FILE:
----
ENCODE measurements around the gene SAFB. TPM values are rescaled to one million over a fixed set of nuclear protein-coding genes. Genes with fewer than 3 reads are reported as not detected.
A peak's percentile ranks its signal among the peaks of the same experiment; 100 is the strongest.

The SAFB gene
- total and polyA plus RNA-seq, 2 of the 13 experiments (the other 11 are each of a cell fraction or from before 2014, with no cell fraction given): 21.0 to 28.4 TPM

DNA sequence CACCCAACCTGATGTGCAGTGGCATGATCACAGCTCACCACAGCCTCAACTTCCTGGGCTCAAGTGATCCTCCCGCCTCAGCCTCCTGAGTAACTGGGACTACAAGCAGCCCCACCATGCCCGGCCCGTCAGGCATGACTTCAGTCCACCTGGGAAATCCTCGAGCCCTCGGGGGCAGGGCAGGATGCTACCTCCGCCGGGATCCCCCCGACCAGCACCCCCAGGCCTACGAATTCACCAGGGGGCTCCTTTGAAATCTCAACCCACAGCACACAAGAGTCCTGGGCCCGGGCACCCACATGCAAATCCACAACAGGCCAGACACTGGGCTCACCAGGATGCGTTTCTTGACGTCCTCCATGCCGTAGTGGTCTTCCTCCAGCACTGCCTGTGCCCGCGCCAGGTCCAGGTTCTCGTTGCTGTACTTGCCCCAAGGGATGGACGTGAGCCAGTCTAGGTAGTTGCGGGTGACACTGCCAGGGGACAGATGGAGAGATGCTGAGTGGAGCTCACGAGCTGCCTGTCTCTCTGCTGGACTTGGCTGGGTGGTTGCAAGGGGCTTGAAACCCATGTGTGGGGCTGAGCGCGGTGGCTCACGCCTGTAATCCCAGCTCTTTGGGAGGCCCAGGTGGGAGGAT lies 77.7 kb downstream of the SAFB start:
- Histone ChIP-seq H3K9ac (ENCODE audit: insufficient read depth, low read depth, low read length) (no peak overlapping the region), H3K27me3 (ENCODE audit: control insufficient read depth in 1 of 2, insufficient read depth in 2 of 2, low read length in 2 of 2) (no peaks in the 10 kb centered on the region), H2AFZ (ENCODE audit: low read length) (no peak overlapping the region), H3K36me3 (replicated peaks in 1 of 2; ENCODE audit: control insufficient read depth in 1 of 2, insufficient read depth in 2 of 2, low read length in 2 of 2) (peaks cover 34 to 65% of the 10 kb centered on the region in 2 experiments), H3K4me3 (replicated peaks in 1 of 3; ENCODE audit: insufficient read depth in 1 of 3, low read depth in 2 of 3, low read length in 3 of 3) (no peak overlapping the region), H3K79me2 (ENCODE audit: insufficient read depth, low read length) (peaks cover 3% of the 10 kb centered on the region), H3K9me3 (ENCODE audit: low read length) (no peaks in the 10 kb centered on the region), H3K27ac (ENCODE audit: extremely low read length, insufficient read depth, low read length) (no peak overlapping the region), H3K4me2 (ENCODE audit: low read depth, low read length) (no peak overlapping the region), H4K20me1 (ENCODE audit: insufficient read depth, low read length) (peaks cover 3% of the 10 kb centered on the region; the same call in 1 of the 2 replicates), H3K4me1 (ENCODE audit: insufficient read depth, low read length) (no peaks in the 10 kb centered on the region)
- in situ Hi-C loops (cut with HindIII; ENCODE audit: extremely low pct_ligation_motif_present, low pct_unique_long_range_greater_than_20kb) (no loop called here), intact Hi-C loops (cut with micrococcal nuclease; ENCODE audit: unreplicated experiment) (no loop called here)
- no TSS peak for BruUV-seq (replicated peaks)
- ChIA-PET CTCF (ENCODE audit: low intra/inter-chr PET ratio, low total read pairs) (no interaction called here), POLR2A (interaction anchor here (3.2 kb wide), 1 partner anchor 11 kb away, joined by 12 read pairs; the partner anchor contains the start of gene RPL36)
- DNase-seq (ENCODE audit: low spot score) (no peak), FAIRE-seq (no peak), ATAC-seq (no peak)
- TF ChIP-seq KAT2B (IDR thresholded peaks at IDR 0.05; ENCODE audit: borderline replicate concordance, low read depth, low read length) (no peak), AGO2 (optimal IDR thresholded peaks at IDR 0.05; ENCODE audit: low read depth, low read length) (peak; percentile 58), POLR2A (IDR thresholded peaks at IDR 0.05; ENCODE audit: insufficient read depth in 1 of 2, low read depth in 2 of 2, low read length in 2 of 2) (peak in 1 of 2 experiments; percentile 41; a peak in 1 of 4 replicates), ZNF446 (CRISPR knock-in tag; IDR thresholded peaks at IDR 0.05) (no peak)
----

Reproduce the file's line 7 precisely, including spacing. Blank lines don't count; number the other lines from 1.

- in situ Hi-C loops (cut with HindIII; ENCODE audit: extremely low pct_ligation_motif_present, low pct_unique_long_range_greater_than_20kb) (no loop called here), intact Hi-C loops (cut with micrococcal nuclease; ENCODE audit: unreplicated experiment) (no loop called here)